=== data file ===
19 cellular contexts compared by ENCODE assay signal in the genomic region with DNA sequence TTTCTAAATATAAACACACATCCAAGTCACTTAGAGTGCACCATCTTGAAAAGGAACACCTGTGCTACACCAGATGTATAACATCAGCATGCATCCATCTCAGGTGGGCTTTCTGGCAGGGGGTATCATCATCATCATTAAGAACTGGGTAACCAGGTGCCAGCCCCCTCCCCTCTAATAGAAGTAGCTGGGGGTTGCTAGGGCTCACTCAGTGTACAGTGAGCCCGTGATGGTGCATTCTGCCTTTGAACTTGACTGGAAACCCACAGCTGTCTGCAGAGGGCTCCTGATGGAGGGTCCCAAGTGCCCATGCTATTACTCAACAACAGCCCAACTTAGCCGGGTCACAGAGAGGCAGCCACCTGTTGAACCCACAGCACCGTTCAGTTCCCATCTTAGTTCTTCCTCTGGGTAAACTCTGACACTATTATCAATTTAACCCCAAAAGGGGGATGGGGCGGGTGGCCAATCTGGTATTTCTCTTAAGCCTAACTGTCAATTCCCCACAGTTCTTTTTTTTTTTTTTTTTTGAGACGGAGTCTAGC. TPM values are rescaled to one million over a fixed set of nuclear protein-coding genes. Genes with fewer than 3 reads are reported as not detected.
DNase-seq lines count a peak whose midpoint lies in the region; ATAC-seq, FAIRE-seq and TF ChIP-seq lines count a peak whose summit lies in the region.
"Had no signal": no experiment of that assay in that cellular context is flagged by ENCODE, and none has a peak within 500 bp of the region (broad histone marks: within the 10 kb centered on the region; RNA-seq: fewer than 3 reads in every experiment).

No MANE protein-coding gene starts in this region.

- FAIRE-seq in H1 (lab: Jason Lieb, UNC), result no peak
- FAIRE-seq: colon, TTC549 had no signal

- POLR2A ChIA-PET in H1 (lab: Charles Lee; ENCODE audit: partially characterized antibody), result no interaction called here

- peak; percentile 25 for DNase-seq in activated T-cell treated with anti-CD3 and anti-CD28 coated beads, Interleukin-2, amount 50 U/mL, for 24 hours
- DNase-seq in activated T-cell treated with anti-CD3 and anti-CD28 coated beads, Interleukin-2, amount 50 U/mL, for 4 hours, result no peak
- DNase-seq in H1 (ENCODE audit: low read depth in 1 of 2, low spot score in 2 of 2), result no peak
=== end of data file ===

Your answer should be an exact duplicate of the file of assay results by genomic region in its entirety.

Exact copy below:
19 cellular contexts compared by ENCODE assay signal in the genomic region with DNA sequence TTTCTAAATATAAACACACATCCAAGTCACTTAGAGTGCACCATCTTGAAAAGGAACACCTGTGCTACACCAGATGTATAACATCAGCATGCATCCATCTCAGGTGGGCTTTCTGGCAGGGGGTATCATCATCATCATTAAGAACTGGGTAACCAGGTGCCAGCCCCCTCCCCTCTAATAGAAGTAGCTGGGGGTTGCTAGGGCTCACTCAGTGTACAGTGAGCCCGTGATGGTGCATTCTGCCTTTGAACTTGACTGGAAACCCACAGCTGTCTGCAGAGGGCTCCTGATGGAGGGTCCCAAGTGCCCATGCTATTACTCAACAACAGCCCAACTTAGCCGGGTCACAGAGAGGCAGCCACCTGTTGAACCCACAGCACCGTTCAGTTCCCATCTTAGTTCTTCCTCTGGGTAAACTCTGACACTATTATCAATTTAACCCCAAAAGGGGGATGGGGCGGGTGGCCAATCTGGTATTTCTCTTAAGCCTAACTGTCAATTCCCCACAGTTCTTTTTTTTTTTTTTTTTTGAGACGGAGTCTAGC. TPM values are rescaled to one million over a fixed set of nuclear protein-coding genes. Genes with fewer than 3 reads are reported as not detected.
DNase-seq lines count a peak whose midpoint lies in the region; ATAC-seq, FAIRE-seq and TF ChIP-seq lines count a peak whose summit lies in the region.
"Had no signal": no experiment of that assay in that cellular context is flagged by ENCODE, and none has a peak within 500 bp of the region (broad histone marks: within the 10 kb centered on the region; RNA-seq: fewer than 3 reads in every experiment).

No MANE protein-coding gene starts in this region.

- FAIRE-seq in H1 (lab: Jason Lieb, UNC), result no peak
- FAIRE-seq: colon, TTC549 had no signal

- POLR2A ChIA-PET in H1 (lab: Charles Lee; ENCODE audit: partially characterized antibody), result no interaction called here

- peak; percentile 25 for DNase-seq in activated T-cell treated with anti-CD3 and anti-CD28 coated beads, Interleukin-2, amount 50 U/mL, for 24 hours
- DNase-seq in activated T-cell treated with anti-CD3 and anti-CD28 coated beads, Interleukin-2, amount 50 U/mL, for 4 hours, result no peak
- DNase-seq in H1 (ENCODE audit: low read depth in 1 of 2, low spot score in 2 of 2), result no peak